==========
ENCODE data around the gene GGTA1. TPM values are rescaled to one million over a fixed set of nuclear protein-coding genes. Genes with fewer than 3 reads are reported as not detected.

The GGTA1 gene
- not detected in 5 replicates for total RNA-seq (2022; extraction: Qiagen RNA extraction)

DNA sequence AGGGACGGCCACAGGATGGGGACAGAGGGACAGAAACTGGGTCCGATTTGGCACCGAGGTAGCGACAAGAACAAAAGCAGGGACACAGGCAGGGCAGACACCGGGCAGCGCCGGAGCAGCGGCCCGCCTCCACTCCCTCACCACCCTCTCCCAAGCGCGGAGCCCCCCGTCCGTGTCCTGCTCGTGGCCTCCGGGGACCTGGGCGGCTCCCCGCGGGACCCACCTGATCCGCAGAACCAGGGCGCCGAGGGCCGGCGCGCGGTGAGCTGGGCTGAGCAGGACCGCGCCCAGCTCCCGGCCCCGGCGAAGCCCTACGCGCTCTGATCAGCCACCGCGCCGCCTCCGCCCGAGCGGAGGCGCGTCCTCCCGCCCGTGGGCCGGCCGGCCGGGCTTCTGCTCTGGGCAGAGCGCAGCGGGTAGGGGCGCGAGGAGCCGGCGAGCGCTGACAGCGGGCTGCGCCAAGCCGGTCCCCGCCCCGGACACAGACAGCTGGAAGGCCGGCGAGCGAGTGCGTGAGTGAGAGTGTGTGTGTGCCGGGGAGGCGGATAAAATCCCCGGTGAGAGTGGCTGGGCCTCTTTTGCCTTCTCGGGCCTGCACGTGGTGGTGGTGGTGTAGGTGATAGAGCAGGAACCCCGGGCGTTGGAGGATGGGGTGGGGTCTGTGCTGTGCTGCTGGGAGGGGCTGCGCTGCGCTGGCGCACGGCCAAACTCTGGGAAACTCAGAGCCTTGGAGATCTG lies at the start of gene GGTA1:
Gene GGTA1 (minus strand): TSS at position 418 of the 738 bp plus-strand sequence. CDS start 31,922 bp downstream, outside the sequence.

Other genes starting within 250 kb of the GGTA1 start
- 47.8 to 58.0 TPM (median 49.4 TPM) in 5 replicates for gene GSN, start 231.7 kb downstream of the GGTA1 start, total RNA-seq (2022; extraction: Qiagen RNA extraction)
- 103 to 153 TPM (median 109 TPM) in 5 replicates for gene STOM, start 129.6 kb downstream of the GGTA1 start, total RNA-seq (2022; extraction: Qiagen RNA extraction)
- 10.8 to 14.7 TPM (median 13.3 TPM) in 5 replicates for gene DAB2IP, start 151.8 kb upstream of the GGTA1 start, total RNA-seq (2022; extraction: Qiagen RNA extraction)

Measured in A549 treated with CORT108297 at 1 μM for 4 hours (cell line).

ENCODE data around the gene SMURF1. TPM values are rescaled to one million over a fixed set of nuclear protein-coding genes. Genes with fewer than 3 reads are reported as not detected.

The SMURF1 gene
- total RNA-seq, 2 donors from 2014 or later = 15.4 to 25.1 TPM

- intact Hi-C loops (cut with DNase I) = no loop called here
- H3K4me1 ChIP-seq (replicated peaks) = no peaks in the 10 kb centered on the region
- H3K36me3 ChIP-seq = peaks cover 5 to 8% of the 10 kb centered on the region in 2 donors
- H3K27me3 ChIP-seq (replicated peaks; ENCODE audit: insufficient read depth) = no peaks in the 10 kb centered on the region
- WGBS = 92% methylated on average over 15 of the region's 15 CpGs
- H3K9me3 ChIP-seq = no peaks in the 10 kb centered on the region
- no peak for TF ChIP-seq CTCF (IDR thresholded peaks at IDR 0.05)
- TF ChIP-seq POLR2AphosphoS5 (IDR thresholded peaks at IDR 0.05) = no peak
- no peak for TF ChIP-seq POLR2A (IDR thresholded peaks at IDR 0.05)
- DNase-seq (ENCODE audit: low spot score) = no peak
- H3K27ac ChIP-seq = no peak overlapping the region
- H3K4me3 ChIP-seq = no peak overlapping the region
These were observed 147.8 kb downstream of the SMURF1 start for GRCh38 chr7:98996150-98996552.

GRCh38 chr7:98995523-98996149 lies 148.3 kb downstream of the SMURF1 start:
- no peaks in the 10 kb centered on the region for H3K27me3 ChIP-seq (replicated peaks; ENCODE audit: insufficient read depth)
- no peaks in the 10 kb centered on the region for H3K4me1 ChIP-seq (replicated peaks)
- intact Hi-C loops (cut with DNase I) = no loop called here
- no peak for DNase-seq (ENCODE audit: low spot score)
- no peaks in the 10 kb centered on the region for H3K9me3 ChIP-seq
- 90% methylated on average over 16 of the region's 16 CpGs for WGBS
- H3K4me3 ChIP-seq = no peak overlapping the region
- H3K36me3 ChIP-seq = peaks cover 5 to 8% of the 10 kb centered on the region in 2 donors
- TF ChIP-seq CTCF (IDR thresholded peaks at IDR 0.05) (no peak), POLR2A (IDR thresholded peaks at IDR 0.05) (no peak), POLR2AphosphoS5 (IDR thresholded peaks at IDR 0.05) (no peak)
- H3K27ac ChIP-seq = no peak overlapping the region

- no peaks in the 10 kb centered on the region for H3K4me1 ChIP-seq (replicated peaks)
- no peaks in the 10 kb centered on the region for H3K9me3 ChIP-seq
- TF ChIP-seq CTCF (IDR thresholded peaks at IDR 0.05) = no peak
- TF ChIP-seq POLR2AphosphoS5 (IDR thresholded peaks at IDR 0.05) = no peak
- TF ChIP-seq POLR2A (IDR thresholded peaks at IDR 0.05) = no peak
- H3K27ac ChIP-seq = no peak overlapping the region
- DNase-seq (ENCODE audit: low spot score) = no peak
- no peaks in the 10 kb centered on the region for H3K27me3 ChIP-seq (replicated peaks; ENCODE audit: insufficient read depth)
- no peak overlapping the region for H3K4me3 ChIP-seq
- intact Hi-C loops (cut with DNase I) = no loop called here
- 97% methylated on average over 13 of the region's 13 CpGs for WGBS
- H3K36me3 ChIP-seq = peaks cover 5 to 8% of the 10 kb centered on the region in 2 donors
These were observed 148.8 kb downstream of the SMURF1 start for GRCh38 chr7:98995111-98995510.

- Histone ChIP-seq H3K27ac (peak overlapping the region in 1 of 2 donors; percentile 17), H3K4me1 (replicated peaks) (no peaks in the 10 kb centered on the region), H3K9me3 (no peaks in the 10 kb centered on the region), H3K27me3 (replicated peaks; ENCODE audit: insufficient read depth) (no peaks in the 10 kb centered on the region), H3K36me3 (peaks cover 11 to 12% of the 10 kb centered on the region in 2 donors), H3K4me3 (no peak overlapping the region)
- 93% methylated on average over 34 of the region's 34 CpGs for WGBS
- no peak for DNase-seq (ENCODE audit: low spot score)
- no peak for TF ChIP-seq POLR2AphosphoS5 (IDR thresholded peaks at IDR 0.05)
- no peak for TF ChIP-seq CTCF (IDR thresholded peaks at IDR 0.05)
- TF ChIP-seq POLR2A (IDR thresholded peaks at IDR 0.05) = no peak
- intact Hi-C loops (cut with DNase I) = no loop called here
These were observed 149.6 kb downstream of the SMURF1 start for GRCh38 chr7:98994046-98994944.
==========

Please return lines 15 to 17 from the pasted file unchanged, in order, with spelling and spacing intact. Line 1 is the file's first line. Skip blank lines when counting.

- H3K4me1 ChIP-seq (replicated peaks) = no peaks in the 10 kb centered on the region
- H3K36me3 ChIP-seq = peaks cover 5 to 8% of the 10 kb centered on the region in 2 donors
- H3K27me3 ChIP-seq (replicated peaks; ENCODE audit: insufficient read depth) = no peaks in the 10 kb centered on the region